There are a number of studies emerging that show people infected with SARS-CoV-2 make robust T cell responses that target the spike protein, membrane antigens and nucleocapsid, with immunodominant responses against spike (See table below). With recent findings that neutralising antibodies to SARS-CoV-2 wane rapidly after peak symptoms, is there evidence that T cell memory responses linger for longer? A recent perspective article in Science poses this question and provides evidence about the type and duration of T cell responses. An intriguing question is whether the asymptomatic nature of infection in children is possibly due to cross-reactive T cell responses from other Coronaviruses in circulation. There are currently no answers to any of these questions and represents a fertile ground for research. It will also be important to assess whether pending vaccine-induced responses are antibody-mediated or due to the elicitation of a T cell response. In other words, would vaccine-induced T cell immunity represent a mechanism of protection and antibodies a correlate of protection?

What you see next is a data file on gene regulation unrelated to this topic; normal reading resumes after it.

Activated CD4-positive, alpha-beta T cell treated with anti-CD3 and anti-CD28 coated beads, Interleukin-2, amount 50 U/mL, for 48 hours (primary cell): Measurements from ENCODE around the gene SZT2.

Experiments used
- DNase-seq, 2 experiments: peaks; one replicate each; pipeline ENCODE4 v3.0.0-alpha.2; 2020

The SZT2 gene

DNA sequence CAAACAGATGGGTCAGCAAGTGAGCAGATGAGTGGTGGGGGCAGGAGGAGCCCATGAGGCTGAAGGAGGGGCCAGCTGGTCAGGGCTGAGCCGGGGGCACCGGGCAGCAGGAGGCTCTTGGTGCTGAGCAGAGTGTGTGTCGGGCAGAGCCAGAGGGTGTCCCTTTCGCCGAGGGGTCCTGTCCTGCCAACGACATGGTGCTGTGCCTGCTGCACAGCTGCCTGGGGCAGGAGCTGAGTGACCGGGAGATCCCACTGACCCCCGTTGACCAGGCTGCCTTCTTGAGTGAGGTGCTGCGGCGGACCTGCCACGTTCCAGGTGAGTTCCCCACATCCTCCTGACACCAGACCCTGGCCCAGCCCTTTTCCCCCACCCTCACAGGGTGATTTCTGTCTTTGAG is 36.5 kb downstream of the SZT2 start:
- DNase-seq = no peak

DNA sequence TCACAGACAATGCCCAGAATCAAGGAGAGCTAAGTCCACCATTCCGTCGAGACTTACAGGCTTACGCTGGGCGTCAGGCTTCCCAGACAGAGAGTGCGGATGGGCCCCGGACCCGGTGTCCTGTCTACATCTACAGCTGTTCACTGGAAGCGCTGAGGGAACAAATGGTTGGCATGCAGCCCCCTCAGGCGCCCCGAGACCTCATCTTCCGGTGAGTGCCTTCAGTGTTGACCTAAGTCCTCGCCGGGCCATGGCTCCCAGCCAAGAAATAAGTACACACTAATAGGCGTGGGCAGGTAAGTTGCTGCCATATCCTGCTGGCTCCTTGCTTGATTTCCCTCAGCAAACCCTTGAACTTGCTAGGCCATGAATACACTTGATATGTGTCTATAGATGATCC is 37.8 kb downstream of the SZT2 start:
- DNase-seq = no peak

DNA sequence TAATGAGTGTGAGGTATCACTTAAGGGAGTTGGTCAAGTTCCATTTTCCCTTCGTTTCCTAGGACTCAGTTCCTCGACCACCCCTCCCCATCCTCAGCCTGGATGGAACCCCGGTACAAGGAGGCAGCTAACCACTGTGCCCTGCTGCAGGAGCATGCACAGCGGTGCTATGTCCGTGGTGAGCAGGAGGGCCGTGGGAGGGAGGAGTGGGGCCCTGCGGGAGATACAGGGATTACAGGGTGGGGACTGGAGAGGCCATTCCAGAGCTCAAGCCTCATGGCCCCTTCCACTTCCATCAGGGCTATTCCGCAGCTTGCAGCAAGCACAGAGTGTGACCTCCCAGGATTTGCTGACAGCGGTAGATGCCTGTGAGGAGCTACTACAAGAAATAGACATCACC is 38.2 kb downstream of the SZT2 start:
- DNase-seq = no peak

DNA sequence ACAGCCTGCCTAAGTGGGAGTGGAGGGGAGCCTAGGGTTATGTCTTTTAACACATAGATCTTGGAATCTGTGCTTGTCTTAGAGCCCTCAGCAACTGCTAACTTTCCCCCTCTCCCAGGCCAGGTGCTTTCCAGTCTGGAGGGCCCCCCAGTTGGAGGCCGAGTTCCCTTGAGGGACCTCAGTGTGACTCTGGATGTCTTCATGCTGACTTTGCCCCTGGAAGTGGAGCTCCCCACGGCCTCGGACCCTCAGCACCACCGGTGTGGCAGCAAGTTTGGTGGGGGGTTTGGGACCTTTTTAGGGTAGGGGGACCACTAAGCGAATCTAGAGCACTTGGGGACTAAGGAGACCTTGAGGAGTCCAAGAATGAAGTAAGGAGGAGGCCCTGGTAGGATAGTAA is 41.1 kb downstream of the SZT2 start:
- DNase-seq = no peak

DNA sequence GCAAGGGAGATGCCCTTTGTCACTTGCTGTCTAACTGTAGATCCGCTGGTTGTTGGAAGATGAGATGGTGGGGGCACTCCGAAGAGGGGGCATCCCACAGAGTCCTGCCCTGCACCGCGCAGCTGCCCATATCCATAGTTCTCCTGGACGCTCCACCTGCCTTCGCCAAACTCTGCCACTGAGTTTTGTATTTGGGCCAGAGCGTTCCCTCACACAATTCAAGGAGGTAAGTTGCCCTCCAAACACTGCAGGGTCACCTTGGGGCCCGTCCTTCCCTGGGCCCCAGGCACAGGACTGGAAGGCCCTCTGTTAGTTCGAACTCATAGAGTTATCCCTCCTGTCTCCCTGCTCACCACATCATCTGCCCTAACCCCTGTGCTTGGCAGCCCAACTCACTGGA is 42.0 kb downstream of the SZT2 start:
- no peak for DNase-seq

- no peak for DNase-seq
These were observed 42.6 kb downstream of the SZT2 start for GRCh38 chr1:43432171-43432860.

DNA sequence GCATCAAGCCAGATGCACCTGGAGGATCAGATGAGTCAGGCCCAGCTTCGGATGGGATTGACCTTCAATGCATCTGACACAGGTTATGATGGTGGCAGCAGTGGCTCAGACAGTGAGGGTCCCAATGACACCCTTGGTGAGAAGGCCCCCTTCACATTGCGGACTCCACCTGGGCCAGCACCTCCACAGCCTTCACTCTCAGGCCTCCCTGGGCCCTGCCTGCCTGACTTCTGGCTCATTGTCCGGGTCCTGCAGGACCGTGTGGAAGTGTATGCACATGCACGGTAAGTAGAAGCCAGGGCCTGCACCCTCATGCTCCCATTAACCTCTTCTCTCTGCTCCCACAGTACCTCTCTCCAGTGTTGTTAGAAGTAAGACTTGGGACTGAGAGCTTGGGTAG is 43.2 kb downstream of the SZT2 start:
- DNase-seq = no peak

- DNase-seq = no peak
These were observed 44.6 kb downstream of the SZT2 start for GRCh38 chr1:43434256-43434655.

Journal Article: Altman & Boyton. 2020. SARS-CoV-2 T cell immunity: Specificity, function, durability, and role in protection. Science Immunology
Summary by Clive Gray